quickles

lined up and brined up

I have this unhealthy obsession with mason jars. I collected antique blue ones for a year before our wedding to use as centerpieces (see them in action in our header above). Love them! Anyhow, I stumbled across the ever-elusive pint-and-half mason jars at Target recently and promptly placed them in my cart. (Don’t tell Derek!) This size has been lauded on the internet and I was super excited to get them to use as my daily smoothie vessel.

filling jars

But they come in a pack of nine. And I probably only need 3 or 4 for my smoothies… So I knew I had to use them before I would be questioned by Derek about buying unnecessary, space-taking jars… CSA vegetables, this is your cue!

standing tall

We’re about a month into our summer vegetable share from Potomac Vegetable Farms and I’m sad to say that some of the veggies have gone into the crisper to never be seen or heard from again. With my love of vinegar and acid and a bounty of veggies and mason jars, making pickles was the obvious solution.

golden beets on the left

These refrigerator pickle recipes are super easy and really only require chopping and boiling. Since the jars aren’t processed (canned) at the end, they won’t last forever (although one of the recipes says they keep for 3 months in the fridge), but they don’t really last for very long around here anyways.

it's a dilly

refrigerator pickles
printer-friendly recipe
adapted from Ted Allen
makes: 2 quarts

ingredients:
10 cloves garlic, peeled
2 cups white or apple cider vinegar
6 teaspoons kosher salt
Several sprigs of fresh dill
1 teaspoon celery seed
1 teaspoon coriander seed
1 teaspoon mustard seed
1/2 teaspoon black peppercorns
1/2 teaspoon red pepper flakes
Cucumbers, quartered lengthwise (to fit in jars)
Carrots, peeled and cut in half lengthwise (to fit in jars)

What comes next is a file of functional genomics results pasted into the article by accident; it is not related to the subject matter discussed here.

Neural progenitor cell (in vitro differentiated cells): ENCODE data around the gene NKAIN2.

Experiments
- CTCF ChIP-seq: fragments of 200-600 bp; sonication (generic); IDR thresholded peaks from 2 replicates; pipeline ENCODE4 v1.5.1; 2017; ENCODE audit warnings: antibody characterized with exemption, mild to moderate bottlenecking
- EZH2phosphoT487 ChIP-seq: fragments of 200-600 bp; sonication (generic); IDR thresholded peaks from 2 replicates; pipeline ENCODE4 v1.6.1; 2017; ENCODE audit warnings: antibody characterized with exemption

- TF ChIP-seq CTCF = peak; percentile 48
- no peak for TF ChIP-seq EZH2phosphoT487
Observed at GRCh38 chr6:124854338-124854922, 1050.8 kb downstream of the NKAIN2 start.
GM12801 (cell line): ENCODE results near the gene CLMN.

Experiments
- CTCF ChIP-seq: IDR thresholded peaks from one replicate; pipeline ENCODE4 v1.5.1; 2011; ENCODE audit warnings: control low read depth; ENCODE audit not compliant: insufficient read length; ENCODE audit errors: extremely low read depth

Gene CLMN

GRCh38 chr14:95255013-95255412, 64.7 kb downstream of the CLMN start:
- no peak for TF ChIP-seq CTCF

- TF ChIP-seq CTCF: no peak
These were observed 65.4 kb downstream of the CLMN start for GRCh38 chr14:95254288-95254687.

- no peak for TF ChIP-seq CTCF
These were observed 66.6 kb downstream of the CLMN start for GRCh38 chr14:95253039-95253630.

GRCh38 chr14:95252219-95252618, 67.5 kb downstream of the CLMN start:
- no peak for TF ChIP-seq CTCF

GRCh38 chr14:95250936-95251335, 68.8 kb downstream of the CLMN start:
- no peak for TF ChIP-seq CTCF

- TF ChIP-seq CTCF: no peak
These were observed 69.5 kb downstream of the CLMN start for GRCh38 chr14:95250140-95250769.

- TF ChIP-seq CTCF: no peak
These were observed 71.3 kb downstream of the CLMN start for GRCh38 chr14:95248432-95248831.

1 handful large scallion pieces, or half an onion, sliced, optional

directions:
In a medium saucepan, bring 4 cups water to a boil, reduce the heat so the water simmers and add the garlic. Cook for 5 minutes. Add the vinegar and salt, raise the heat and bring to a boil, stirring until the salt dissolves. Remove from the heat.

In 2 1-quart jars, place a few sprigs of dill. Divide the seeds and peppercorns between the jars. Using tongs, remove the garlic from the brine and place 5 cloves in each jar. Then pack the jars full of cucumbers, carrots and scallions/onions, if using. You want them to be tightly stuffed.

Bring the brine back to a boil if it has cooled down. Pour it over the vegetables to cover completely, let cool, then cover and refrigerate. The pickles will taste good in just a few hours, better after a couple of days.

beet it

pickled beets
printer-friendly recipe
adapted from Alton Brown
makes: 1 quart jar or 3 pints

ingredients:
5-6 or so roasted beets
1 onion, sliced thin
1 cup apple cider vinegar
1 1/2 teaspoons Kosher salt
1/2 cup sugar
1 cup water

directions:
Remove the skin from the roasted beets and slice thinly. Arrange in jar alternating layers with the onion. In a small pot boil the rest of the ingredients and pour over the beets. Tightly lid the jar and place in the refrigerator for 3 to 7 days before serving.

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This entry was posted in appetizer, condiment/sauce, random, snack, vegan and tagged , , , , , . Bookmark the permalink.

4 Responses to quickles

  1. Aunt Chris says:

    Thanks for this recipe, I’ll be trying it soon. Now maybe Jessica will stop eating all of my pickles when she comes to visit now that she too has this recipe.

  2. Tricia says:

    I’ve never pickled anything before in my life. This looked to be an easy first try. I made them last evening. Easy enough. I tried one today with lunch. They’re PICKLES! I’m so excited! And I got to use up some of my CSA leftovers. Thanks for the recipe!!!

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